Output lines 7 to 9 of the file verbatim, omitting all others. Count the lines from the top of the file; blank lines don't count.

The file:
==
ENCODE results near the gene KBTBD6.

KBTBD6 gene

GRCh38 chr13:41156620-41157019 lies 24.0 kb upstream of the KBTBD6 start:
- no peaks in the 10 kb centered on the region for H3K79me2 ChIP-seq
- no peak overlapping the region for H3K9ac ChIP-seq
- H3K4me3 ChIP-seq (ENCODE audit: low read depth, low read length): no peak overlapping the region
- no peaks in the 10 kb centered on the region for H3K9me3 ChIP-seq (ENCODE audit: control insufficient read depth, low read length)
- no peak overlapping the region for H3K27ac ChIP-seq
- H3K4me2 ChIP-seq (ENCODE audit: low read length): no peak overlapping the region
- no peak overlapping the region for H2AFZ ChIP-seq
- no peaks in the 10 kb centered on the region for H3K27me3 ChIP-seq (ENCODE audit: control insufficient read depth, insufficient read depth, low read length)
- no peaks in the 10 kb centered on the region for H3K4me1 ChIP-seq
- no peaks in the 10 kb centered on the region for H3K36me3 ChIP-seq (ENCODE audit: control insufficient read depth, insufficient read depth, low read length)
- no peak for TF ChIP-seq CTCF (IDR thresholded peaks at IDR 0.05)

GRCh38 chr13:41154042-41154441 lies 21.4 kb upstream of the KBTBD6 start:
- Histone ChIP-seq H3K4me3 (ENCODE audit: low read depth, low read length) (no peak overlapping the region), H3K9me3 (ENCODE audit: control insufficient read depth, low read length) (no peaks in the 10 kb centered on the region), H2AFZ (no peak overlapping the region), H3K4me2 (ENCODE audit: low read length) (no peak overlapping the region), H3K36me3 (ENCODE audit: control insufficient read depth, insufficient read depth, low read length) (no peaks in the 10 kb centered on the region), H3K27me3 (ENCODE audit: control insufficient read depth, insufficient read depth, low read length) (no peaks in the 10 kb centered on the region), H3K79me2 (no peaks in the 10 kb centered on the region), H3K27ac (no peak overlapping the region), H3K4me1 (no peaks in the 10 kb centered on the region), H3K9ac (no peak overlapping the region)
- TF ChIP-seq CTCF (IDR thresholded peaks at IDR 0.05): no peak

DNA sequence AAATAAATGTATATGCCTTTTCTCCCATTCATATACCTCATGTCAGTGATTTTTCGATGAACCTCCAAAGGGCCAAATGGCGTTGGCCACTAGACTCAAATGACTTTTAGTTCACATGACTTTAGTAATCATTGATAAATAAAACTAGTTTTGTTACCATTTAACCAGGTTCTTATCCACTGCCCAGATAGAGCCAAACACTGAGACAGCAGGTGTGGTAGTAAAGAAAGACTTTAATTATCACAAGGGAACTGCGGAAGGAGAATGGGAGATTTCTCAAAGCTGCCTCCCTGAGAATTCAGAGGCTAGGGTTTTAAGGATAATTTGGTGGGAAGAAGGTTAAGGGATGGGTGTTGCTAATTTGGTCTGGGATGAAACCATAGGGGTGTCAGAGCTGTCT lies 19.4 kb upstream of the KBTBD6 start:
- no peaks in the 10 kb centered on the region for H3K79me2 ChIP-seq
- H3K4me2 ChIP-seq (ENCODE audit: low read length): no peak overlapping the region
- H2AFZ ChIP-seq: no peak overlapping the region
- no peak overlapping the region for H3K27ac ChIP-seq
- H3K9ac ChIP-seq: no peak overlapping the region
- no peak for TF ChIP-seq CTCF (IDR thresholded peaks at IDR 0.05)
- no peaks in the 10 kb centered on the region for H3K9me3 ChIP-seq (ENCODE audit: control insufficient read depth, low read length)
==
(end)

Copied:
- no peaks in the 10 kb centered on the region for H3K9me3 ChIP-seq (ENCODE audit: control insufficient read depth, low read length)
- no peak overlapping the region for H3K27ac ChIP-seq
- H3K4me2 ChIP-seq (ENCODE audit: low read length): no peak overlapping the region